14. Maarrawi J, Peyron R, Mertens P, et al. Motor cortex stimulation for pain control induces changes in the endogenous opioid system. Neurology. 2007;69(9):827-834.
  15. Cheshire WP. Trigeminal neuralgia: For one nerve a multitude of treatments. Expert Rev Neurother. 2007;7(11):1565-1579.
  16. Lazorthes Y, Sol JC, Fowo S, et al. Motor cortex stimulation for neuropathic pain. Acta Neurochir Suppl. 2007;97(Pt 2):37-44.
  17. Cioni B, Meglio M. Motor cortex stimulation for chronic non-malignant pain: Current state and future prospects. Acta Neurochir Suppl. 2007;97(Pt 2):45-49.
  18. Institute for Clinical Systems Improvement (ICSI). Assessment and management of chronic pain. Bloomington, MN: Institute for Clinical Systems Improvement (ICSI); March 2007.
  19. Cruccu G, Aziz TZ, Garcia-Larrea L, et al. EFNS guidelines on neurostimulation therapy for neuropathic pain. Eur J Neurol. 2007;14(9):952-970.
  20. Cioni B, Meglio M, Perotti V, et al. Neurophysiological aspects of chronic motor cortex stimulation. Neurophysiol Clin. 2007;37(6):441-447.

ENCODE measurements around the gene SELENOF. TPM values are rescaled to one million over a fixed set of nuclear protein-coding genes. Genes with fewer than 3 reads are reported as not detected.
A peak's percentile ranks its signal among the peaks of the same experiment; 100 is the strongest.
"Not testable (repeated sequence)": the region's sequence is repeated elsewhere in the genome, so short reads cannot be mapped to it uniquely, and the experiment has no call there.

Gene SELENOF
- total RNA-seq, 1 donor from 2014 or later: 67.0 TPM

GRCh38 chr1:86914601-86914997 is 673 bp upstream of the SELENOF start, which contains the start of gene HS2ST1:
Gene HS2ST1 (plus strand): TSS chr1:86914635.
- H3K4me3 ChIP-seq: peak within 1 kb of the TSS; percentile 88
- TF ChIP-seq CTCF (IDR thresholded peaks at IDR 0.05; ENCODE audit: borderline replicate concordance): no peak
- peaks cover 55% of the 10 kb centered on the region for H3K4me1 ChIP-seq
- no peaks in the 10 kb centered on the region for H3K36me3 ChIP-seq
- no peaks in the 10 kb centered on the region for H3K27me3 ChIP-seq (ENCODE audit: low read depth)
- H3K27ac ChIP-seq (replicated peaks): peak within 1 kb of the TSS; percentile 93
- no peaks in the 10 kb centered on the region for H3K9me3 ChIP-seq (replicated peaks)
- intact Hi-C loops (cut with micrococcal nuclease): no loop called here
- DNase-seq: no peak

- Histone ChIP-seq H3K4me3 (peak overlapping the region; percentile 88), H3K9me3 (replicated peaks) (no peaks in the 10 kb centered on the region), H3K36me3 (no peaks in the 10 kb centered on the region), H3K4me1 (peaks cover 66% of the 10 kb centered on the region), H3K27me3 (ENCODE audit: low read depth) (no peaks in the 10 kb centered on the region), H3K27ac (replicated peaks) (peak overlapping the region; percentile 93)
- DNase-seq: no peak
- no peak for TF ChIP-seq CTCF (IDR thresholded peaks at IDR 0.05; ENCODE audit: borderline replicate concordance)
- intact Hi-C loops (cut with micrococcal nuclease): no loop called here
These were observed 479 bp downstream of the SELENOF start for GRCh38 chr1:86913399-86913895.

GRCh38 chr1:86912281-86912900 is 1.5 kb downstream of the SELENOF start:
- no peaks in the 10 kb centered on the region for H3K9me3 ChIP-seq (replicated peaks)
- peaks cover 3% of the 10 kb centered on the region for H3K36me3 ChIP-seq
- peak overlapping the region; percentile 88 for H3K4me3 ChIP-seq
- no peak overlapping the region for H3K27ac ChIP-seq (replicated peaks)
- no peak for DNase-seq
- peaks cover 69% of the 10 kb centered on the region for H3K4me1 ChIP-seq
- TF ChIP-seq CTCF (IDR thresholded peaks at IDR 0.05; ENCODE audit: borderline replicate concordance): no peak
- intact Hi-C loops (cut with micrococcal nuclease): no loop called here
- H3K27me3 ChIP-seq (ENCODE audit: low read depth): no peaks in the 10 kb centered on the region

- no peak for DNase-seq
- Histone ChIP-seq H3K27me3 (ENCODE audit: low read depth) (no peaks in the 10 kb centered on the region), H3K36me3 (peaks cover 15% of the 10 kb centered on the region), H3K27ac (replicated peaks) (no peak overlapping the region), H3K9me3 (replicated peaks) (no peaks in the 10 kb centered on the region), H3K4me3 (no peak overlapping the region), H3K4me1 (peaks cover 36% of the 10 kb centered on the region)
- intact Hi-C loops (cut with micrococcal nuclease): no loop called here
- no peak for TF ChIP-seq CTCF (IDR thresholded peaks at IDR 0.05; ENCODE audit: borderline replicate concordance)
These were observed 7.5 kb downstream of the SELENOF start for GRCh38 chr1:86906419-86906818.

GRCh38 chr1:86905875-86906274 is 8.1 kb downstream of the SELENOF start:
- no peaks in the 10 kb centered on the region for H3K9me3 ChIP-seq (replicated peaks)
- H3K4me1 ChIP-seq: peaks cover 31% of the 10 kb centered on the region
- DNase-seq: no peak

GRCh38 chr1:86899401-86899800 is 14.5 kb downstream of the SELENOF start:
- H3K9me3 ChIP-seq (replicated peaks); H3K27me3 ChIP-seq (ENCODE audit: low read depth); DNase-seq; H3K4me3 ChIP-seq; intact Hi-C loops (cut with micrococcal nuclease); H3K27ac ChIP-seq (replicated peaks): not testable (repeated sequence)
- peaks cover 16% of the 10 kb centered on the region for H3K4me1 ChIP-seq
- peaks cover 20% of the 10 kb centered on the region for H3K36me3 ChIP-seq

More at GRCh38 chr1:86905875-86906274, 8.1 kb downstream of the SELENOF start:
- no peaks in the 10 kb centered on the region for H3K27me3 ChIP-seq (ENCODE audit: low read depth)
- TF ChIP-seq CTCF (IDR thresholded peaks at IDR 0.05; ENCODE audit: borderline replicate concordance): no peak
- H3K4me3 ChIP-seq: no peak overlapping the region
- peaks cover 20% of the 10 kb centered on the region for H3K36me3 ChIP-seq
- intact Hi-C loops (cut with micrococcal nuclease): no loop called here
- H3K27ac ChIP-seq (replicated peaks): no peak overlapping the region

21. Priori A, Lefaucheur JP. Chronic epidural motor cortical stimulation for movement disorders. Lancet Neurol. 2007;6(3):279-286.
  22. Pichon-Riviere A, Augustovski F, Garcia Marti S, et al. Motor cortex stimulation in the treatment of central and neuropathic pain [summary]. IRR No. 109. Buenos Aires, Argentina: Institute for Clinical Effectiveness and Health Policy (IECS); 2007.
  23. Arle JE, Shils JL. Motor cortex stimulation for pain and movement disorders. Neurotherapeutics. 2008;5(1):37-49.
  24. Arle JE, Apetauerova D, Zani J, et al. Motor cortex stimulation in patients with Parkinson disease: 12-month follow-up in 4 patients. J Neurosurg. 2008;109(1):133-139.
  25. Lima MC, Fregni F. Motor cortex stimulation for chronic pain: Systematic review and meta-analysis of the literature. Neurology. 2008;70(24):2329-2337.
  26. Fontaine D, Hamani C, Lozano A. Efficacy and safety of motor cortex stimulation for chronic neuropathic pain: Critical review of the literature. J Neurosurg. 2009;110(2):251-256.